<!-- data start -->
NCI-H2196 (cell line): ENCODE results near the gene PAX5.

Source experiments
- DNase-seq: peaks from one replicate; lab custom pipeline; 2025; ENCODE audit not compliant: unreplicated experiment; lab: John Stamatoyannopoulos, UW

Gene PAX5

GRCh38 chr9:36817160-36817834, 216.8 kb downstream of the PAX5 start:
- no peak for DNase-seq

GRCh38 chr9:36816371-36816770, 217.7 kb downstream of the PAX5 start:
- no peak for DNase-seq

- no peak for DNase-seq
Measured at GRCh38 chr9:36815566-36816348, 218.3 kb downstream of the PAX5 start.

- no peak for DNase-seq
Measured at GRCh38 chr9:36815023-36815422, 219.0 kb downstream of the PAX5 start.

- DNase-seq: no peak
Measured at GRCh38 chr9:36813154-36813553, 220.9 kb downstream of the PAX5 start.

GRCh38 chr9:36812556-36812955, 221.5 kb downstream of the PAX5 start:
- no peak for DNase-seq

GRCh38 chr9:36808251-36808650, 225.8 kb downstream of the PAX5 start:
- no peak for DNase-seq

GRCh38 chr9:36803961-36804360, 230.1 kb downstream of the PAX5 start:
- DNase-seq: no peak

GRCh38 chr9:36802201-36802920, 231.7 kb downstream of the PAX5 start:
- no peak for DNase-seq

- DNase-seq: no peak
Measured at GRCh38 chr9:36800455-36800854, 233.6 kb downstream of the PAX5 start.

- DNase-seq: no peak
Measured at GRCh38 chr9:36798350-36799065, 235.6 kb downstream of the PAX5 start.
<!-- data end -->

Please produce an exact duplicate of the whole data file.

NCI-H2196 (cell line): ENCODE results near the gene PAX5.

Source experiments
- DNase-seq: peaks from one replicate; lab custom pipeline; 2025; ENCODE audit not compliant: unreplicated experiment; lab: John Stamatoyannopoulos, UW

Gene PAX5

GRCh38 chr9:36817160-36817834, 216.8 kb downstream of the PAX5 start:
- no peak for DNase-seq

GRCh38 chr9:36816371-36816770, 217.7 kb downstream of the PAX5 start:
- no peak for DNase-seq

- no peak for DNase-seq
Measured at GRCh38 chr9:36815566-36816348, 218.3 kb downstream of the PAX5 start.

- no peak for DNase-seq
Measured at GRCh38 chr9:36815023-36815422, 219.0 kb downstream of the PAX5 start.

- DNase-seq: no peak
Measured at GRCh38 chr9:36813154-36813553, 220.9 kb downstream of the PAX5 start.

GRCh38 chr9:36812556-36812955, 221.5 kb downstream of the PAX5 start:
- no peak for DNase-seq

GRCh38 chr9:36808251-36808650, 225.8 kb downstream of the PAX5 start:
- no peak for DNase-seq

GRCh38 chr9:36803961-36804360, 230.1 kb downstream of the PAX5 start:
- DNase-seq: no peak

GRCh38 chr9:36802201-36802920, 231.7 kb downstream of the PAX5 start:
- no peak for DNase-seq

- DNase-seq: no peak
Measured at GRCh38 chr9:36800455-36800854, 233.6 kb downstream of the PAX5 start.

- DNase-seq: no peak
Measured at GRCh38 chr9:36798350-36799065, 235.6 kb downstream of the PAX5 start.